In 2021, I will have been blogging for five years. When I just started out, my inbox would full up with friends and acquaintances looking for advice on how to start blogging themselves. Of course, I shared what I knew, but looking back, it wasn’t nearly as much as I know about the topic now, as I had not realised then that blogging was a thing, let alone a thing that is so lucrative, it become a job for many people.
My blog has grown, sure, but much more than just in audience size. Those changes include me as a person, my blog design, domain, purpose and even audience. My approach to blogging has also changed. When I decided to make use of its potential, my view point changed.
How I Started Blogging
For my newer subscribers, I started my blog back in 2016. At the time, I was pregnant and had stopped working a few months before. This was during the heights of the Zika Virus epidemic. In fact, just a few weeks before I realised I was expecting, the Ministry of Health had issued an advisory to women, recommending delaying pregnancy for six months. By that time, my horse was already through the gate. So I was home, doing nothing but letting my body do its thing and grow baby.
I nearly went mad with nothing to occupy my brain. So, I wrote down my feelings of when I found out I was pregnant. My friend, who had come by to check on me that day, said it read like a blog. My husband had a soccer blog, so I looked into it and started it up on a free WordPress sub-domain, posted my little musings, and shared it to Facebook. And voila! My Facebook connections loved it. They read and shared, and asked for more, so I continued. Within a few months, my blog hit 10,000 views from dozens of countries!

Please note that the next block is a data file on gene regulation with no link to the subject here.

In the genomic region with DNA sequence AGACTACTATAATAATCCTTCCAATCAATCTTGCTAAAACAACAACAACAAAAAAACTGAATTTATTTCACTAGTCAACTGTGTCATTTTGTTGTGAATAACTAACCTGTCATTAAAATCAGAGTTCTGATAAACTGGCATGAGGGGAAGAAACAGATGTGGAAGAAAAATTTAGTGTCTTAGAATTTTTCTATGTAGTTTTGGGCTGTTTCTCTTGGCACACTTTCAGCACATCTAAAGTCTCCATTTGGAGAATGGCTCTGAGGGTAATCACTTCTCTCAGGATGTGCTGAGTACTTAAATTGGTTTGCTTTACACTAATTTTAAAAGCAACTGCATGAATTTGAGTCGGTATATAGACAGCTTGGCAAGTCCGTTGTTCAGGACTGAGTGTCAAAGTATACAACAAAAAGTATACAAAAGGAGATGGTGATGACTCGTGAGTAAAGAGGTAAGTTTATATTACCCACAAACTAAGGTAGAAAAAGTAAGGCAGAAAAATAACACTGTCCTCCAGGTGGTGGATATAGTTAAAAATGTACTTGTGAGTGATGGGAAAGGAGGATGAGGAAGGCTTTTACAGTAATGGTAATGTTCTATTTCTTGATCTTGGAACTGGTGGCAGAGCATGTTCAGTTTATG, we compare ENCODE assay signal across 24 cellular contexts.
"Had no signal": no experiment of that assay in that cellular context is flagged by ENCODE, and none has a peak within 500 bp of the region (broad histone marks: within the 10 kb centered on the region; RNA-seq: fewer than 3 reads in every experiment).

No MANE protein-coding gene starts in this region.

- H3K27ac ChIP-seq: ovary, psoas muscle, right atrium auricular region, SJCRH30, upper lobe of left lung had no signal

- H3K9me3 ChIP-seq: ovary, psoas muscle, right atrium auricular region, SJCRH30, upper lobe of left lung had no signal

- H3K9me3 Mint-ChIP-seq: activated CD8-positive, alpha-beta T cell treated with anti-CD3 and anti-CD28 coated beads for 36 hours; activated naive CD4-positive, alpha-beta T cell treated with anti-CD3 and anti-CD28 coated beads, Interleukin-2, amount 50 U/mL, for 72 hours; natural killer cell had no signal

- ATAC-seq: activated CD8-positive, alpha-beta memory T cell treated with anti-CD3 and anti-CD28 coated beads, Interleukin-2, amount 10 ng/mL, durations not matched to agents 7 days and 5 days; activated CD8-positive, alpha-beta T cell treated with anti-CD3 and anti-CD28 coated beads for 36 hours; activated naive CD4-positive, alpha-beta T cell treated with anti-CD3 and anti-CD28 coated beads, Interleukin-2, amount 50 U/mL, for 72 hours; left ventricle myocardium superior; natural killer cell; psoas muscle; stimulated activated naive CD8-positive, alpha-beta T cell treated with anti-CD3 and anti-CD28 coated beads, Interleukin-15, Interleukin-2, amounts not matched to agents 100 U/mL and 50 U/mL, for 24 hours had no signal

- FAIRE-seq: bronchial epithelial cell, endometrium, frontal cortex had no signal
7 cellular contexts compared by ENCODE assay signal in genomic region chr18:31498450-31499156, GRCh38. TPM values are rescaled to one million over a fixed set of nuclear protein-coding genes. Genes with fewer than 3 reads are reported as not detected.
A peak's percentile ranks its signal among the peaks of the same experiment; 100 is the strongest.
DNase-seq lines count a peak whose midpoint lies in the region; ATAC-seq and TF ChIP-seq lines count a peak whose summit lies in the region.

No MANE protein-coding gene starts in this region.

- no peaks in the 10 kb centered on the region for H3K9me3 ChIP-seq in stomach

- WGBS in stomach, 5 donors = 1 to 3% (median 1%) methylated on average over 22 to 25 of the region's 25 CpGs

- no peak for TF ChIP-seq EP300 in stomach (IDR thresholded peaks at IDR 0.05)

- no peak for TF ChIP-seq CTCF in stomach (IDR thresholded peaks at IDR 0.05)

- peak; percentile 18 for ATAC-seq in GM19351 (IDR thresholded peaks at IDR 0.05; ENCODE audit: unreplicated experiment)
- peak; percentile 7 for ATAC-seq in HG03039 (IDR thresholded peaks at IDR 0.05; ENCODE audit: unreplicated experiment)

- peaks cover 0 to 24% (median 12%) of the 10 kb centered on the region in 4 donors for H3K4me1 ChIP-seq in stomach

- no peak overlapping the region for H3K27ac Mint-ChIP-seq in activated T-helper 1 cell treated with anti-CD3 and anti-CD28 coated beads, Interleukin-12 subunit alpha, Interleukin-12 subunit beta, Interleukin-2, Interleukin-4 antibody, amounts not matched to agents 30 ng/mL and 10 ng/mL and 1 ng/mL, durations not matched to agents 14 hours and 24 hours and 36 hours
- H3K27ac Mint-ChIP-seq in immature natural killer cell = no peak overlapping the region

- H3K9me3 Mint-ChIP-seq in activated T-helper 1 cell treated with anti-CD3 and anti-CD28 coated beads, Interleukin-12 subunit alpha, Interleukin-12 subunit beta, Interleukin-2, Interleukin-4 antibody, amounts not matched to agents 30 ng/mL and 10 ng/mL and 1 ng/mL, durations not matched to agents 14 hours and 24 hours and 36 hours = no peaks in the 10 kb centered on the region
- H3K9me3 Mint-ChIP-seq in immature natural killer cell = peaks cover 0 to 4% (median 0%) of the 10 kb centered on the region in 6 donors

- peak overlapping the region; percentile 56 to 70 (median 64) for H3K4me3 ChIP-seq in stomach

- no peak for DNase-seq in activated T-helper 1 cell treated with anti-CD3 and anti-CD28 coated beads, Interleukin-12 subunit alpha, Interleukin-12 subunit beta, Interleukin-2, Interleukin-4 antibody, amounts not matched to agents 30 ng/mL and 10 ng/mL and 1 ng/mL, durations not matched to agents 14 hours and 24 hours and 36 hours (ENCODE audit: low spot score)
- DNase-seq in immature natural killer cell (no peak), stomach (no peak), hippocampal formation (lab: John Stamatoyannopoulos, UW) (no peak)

Now that I’ve been in the waters for a fair bit of time, I thought I might share some tips about blogging in 2021 that I think will be useful.
Your ‘Why’ is Important
If you mean to blog, for a good bit of time, you why is important. You don’t have to blog because you are trying to make money as most blogs provide a guide on how to do. You can blog simply because you want to share because its therapeutic to you. Because you want to document. Of course, your ‘why’ will determine what you want to blog about, how often you want to blog, and what the ‘success’ of that blog means to you. My blog started out as a personal documentation and sharing platform. I would write down my random musings, experiences and how I felt about them. My audience loved that, and even now, the most wonderful comments I get on my blog are the personal stories and feelings people, mostly women, are keen to share in my direct messages on account of my posts. That is a beautiful thing. A part of my blog that I cherish, and as such, even with adding the lifestyle component to my blog, the personal part of it remains a big part of my ‘why’.
Mistakes I made Blogging: Tips to Help you.
I say mistakes, but I do not truly consider them mistakes, as my why was a big reason behind them. However, I recognise them to be not in the best interest of my blog in terms of growth. Here are five things I wish I knew differently about in the beginning of my blogging journey and tips to help you along faster. Bear in mind, I’m a WordPress blogger, so most of what I am about to share is what I learned about the platform. I’ve used Free, Personal, Premium and Business Plans, so I’ve moved through the platform’s capabilities quite a bit.
Mistake #1: Blogging when I felt like it.
The insomnia was crazy when I was pregnant and nothing to exert my energy after the extreme exhaustion dwindles out. So, a thought would pop into my head at all odd hours, I would write and publish them right then. If my thoughts weren’t up and running again for another two weeks or a month, so be it.